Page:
News   /   Interviews

‘Roger Stone commutation plays into Trump's political playbook: Analyst

In this file photo taken on February 20, 2020, Roger Stone leaves Federal Court after a sentencing hearing in Washington, DC. (By AFP)

President Donald Trump’s decision to commute the prison sentence of his long-time friend and political advisor Roger Stone comes as no surprise and plays right into the president’s “political playbook,” says an American political analyst and activist.

Stone was convicted in November of seven charges, including lying to Congress and witness tampering in connection with special counsel Robert Mueller's Russia investigation.

On Friday, the White House announced that President Trump had commuted Stone’s sentence days before he was scheduled to report to a federal prison in Georgia. The move spared Stone from having to spend up to 45 months behind bars.

“There is really nothing historic about Trump’s commutation of Stone’s sentence in the sense that it reaches levels of hyperbole, being unexpected, or predictable,” Myles Hoenig told Press TV on Sunday. “History will note this along with other previous examples of historic wrongdoings by the White House or president.”

Trump took the risky decision just months before he is up for reelection for a second term. The move drew criticism from both Democrats and Republicans.

House Speaker Nancy Pelosi slammed the commutation of Stone’s sentence as “an act of staggering corruption” and promised to introduce legislation to curb the president’s power to pardon criminals.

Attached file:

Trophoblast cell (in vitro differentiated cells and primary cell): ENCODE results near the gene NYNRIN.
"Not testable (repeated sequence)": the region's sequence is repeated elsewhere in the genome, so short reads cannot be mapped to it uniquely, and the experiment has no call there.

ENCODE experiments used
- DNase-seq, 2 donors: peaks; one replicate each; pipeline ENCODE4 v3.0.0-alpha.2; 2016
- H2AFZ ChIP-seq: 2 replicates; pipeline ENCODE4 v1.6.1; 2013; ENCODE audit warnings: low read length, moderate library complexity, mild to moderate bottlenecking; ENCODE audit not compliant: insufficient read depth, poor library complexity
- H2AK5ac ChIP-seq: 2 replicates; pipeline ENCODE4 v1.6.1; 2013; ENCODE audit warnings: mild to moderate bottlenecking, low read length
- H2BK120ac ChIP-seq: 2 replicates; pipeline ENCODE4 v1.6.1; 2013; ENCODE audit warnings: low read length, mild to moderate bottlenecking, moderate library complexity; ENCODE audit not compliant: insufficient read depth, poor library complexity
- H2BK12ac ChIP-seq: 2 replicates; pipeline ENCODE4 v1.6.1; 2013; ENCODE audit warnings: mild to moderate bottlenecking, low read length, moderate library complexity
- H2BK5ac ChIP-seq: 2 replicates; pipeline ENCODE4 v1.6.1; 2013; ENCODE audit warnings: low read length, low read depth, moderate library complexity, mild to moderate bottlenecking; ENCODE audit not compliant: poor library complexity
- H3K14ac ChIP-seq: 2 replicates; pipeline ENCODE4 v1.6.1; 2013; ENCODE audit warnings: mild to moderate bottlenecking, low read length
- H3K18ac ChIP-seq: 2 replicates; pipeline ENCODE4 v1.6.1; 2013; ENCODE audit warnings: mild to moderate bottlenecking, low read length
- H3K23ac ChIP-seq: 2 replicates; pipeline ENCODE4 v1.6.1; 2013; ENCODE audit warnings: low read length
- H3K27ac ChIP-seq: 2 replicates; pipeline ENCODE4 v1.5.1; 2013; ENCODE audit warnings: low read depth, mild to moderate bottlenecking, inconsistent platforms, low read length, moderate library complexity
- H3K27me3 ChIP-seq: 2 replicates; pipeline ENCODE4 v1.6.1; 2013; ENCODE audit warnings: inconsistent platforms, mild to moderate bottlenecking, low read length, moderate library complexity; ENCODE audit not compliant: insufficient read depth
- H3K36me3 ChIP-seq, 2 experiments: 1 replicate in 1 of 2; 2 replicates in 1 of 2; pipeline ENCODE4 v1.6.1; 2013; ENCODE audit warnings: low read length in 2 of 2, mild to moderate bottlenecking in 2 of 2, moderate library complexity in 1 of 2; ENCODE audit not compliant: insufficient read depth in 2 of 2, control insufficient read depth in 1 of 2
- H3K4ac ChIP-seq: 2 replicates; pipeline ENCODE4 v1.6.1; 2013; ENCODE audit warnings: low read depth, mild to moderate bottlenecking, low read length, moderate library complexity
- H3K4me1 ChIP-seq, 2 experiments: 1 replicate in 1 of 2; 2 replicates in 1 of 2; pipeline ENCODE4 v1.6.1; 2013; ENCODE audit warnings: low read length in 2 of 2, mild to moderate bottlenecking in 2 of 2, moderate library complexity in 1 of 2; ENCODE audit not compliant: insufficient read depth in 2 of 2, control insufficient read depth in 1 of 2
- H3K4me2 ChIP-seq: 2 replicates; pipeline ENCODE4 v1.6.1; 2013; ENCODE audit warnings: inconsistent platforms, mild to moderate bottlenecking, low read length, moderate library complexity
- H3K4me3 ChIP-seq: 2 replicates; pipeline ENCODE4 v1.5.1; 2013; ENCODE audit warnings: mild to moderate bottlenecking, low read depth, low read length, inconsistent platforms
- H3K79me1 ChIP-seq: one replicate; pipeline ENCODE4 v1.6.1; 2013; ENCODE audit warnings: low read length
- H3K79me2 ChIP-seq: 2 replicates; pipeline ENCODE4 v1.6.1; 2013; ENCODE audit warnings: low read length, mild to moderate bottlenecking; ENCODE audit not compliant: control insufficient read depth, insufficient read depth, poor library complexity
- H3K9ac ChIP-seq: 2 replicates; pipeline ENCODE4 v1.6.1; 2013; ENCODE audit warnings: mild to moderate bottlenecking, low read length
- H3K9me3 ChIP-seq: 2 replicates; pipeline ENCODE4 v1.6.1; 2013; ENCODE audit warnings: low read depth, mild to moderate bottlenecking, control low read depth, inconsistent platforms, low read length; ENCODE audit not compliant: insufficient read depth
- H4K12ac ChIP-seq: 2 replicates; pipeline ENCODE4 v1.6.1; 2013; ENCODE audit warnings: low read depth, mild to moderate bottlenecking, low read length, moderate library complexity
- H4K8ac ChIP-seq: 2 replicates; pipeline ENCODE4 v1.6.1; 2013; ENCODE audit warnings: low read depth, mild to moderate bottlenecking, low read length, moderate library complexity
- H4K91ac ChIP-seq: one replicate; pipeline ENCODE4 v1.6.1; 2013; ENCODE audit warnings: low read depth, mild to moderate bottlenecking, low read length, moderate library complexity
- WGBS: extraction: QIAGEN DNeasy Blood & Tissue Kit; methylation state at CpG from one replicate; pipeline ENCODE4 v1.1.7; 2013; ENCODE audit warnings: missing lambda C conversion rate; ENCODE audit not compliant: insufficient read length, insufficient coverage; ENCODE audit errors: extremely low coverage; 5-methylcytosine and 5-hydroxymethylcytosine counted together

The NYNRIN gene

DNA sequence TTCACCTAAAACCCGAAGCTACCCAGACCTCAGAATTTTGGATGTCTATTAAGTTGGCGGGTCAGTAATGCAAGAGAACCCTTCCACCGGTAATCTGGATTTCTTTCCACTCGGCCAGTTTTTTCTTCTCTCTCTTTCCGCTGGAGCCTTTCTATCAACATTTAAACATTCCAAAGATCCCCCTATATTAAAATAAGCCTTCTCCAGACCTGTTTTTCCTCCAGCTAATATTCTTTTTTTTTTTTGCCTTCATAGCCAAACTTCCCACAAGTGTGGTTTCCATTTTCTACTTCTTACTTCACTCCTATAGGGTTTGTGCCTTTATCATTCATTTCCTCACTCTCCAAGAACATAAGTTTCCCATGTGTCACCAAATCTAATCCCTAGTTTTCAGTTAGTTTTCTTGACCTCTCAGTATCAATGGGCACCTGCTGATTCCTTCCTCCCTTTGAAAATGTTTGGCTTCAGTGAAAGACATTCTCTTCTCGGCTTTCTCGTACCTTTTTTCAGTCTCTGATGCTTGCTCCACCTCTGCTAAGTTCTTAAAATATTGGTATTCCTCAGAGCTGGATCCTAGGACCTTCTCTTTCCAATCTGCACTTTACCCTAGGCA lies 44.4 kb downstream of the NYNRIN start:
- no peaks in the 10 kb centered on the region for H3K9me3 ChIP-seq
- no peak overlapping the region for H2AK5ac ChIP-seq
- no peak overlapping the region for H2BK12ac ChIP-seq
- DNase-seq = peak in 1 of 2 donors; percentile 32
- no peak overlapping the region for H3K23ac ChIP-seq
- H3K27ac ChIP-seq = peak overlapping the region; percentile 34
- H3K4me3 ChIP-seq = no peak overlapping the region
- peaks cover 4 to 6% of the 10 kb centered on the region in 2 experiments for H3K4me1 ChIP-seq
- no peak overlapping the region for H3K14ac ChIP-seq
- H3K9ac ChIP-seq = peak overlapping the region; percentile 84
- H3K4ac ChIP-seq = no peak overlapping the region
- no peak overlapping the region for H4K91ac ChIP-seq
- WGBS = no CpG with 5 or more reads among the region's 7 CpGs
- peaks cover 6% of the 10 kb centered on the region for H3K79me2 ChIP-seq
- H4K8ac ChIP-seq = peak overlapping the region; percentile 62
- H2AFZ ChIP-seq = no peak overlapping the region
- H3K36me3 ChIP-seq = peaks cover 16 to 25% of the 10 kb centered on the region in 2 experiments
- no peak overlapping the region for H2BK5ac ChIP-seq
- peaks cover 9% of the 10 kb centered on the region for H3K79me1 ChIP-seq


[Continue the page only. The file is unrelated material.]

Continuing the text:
“Members of Congress, mostly the Democrats, are screaming as if this is the worst miscarriage of justice ever perpetrated by a president; with likely assist from the Department of Justice,” Hoenig said.

Republican Senators Mitt Romney of Utah and Pat Toomey of Pennsylvania also denounced Trump’s decision.  

“Sen. Romney, who’s attempting to portray himself as the voice of morality in the Republican Party, has joined the forces attacking this decision. But it’s a decision long expected and plays clearly into Trump’s political playbook,” Hoenig noted.

“But the commutation is a big deal, nonetheless," the analyst said. "Stone was caught up in the Russia-gate hoax but, like all others, convicted of crimes he truly did commit, even if it was unrelated to an imaginary fixing of the 2016 election.”

“This is also sending two messages: One that he (Trump) will protect all who protect him as long as they’re useful to him. And second, that he will do all that he feels he needs to do to win re-election, legal or otherwise, ethical or not,” Hoenig concluded.

Press TV’s website can also be accessed at the following alternate addresses:

Press TV News Roku